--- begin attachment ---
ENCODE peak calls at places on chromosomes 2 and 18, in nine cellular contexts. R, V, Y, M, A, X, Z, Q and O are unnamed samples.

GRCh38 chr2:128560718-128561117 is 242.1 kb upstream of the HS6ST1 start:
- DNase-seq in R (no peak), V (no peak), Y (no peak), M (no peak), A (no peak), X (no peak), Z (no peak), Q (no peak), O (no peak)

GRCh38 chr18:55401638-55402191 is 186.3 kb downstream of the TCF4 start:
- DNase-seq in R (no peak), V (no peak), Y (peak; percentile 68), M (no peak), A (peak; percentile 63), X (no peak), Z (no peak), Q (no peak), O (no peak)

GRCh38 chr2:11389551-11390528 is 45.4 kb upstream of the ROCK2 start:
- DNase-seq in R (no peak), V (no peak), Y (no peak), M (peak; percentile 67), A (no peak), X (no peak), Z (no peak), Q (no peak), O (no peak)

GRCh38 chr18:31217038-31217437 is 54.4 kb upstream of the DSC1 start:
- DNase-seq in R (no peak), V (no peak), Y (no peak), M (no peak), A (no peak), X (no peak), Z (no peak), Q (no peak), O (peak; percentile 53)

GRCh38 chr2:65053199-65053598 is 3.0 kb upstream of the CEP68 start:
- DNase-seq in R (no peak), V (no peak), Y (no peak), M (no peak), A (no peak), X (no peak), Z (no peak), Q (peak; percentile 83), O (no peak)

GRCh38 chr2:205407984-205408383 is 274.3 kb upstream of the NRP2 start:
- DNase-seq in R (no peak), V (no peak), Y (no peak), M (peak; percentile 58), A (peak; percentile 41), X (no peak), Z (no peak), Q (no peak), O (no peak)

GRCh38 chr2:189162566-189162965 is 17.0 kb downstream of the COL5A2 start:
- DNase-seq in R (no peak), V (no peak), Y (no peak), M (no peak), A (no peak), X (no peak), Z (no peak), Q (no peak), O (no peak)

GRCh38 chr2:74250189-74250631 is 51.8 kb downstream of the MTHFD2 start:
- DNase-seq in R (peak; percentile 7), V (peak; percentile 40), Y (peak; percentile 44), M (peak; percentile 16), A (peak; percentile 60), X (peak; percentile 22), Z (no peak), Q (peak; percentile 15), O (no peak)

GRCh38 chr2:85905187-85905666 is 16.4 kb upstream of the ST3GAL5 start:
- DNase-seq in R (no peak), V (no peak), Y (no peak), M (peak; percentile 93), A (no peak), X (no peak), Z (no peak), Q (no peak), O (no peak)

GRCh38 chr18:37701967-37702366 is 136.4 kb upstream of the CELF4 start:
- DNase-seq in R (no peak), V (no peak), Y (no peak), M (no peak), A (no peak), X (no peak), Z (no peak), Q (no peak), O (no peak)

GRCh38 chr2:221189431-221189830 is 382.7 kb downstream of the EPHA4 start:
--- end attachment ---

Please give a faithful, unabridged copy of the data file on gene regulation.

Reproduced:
ENCODE peak calls at places on chromosomes 2 and 18, in nine cellular contexts. R, V, Y, M, A, X, Z, Q and O are unnamed samples.

GRCh38 chr2:128560718-128561117 is 242.1 kb upstream of the HS6ST1 start:
- DNase-seq in R (no peak), V (no peak), Y (no peak), M (no peak), A (no peak), X (no peak), Z (no peak), Q (no peak), O (no peak)

GRCh38 chr18:55401638-55402191 is 186.3 kb downstream of the TCF4 start:
- DNase-seq in R (no peak), V (no peak), Y (peak; percentile 68), M (no peak), A (peak; percentile 63), X (no peak), Z (no peak), Q (no peak), O (no peak)

GRCh38 chr2:11389551-11390528 is 45.4 kb upstream of the ROCK2 start:
- DNase-seq in R (no peak), V (no peak), Y (no peak), M (peak; percentile 67), A (no peak), X (no peak), Z (no peak), Q (no peak), O (no peak)

GRCh38 chr18:31217038-31217437 is 54.4 kb upstream of the DSC1 start:
- DNase-seq in R (no peak), V (no peak), Y (no peak), M (no peak), A (no peak), X (no peak), Z (no peak), Q (no peak), O (peak; percentile 53)

GRCh38 chr2:65053199-65053598 is 3.0 kb upstream of the CEP68 start:
- DNase-seq in R (no peak), V (no peak), Y (no peak), M (no peak), A (no peak), X (no peak), Z (no peak), Q (peak; percentile 83), O (no peak)

GRCh38 chr2:205407984-205408383 is 274.3 kb upstream of the NRP2 start:
- DNase-seq in R (no peak), V (no peak), Y (no peak), M (peak; percentile 58), A (peak; percentile 41), X (no peak), Z (no peak), Q (no peak), O (no peak)

GRCh38 chr2:189162566-189162965 is 17.0 kb downstream of the COL5A2 start:
- DNase-seq in R (no peak), V (no peak), Y (no peak), M (no peak), A (no peak), X (no peak), Z (no peak), Q (no peak), O (no peak)

GRCh38 chr2:74250189-74250631 is 51.8 kb downstream of the MTHFD2 start:
- DNase-seq in R (peak; percentile 7), V (peak; percentile 40), Y (peak; percentile 44), M (peak; percentile 16), A (peak; percentile 60), X (peak; percentile 22), Z (no peak), Q (peak; percentile 15), O (no peak)

GRCh38 chr2:85905187-85905666 is 16.4 kb upstream of the ST3GAL5 start:
- DNase-seq in R (no peak), V (no peak), Y (no peak), M (peak; percentile 93), A (no peak), X (no peak), Z (no peak), Q (no peak), O (no peak)

GRCh38 chr18:37701967-37702366 is 136.4 kb upstream of the CELF4 start:
- DNase-seq in R (no peak), V (no peak), Y (no peak), M (no peak), A (no peak), X (no peak), Z (no peak), Q (no peak), O (no peak)

GRCh38 chr2:221189431-221189830 is 382.7 kb downstream of the EPHA4 start: